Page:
1.Cambridge, Fitzwilliam Museum, MS McLean 123 (Nuneaton, West Midlands, s. xiii/xiv). The text of Poema Morale in MS McLean 123 (fols 115r–120r) is prefaced by two lines from another early Middle English poem, known as Sinners Beware!; along with names of English graphs on fol. 114v, this is the sole English material in a codex otherwise preserving French and Latin works.3
2.Cambridge, Trinity College, MS 335 (B.14.52) (East Midlands, late s. xii). The text of Poema Morale (fols 2r–9v) precedes the collection of anonymous homilies known as Trinity Homilies.4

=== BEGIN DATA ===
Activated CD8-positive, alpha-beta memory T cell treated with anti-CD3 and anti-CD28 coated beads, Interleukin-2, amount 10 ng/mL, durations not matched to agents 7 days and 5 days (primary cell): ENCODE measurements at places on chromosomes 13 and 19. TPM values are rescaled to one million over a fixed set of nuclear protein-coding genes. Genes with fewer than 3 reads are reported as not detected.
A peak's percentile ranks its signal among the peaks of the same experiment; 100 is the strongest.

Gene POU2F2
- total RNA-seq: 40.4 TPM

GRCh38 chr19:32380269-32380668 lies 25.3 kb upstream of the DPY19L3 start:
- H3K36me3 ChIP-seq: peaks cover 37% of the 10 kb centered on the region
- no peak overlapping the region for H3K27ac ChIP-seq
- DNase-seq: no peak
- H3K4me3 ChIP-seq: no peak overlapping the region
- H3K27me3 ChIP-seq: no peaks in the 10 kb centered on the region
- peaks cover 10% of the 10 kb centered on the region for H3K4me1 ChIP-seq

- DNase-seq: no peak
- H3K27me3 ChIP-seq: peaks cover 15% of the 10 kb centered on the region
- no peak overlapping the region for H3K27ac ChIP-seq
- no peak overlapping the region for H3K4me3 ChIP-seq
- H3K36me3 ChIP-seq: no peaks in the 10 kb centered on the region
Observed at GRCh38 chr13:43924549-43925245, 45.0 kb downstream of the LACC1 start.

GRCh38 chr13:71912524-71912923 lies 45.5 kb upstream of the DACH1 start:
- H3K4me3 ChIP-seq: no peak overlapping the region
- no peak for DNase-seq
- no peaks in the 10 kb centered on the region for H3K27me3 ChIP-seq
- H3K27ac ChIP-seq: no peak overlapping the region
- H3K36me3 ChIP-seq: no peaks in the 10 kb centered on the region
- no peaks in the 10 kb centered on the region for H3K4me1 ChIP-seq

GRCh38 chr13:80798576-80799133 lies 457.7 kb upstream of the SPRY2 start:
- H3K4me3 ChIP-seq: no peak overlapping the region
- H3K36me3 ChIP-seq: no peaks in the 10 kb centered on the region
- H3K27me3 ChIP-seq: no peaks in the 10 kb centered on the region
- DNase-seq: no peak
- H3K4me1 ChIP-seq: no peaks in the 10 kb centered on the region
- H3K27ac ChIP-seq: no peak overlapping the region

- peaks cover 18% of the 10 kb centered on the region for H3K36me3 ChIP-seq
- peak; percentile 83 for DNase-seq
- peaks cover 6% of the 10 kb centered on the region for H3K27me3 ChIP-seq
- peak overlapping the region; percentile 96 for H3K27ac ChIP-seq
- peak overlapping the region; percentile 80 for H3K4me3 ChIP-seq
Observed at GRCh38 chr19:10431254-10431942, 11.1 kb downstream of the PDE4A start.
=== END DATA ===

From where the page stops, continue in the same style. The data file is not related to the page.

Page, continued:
3.Durham, University Library, MS Cosin V.III.2 (England, early s. xiii). MS Cosin V.III.2 mostly includes Latin sermons, along with two lines from Poema Morale on fol. 127va/5–7:5 “suete bet swines brede ant of wilde dere. harde ye hus abiet hat haruore gift hiis swire” (grilled meat of swine and wild deer is sweet, but he who gives the neck for it pays it too dearly),6 corresponding to lines 145–146 of the poem (Laing 1993: 53).
4.London, British Library, MS Egerton 613 (South-West, early s. xiii). A religious miscellany, MS Egerton 613 includes two versions of the poem (fols ←16 | 17→7r–12v and 64r–70v, respectively), which can be considered as two separate witnesses.7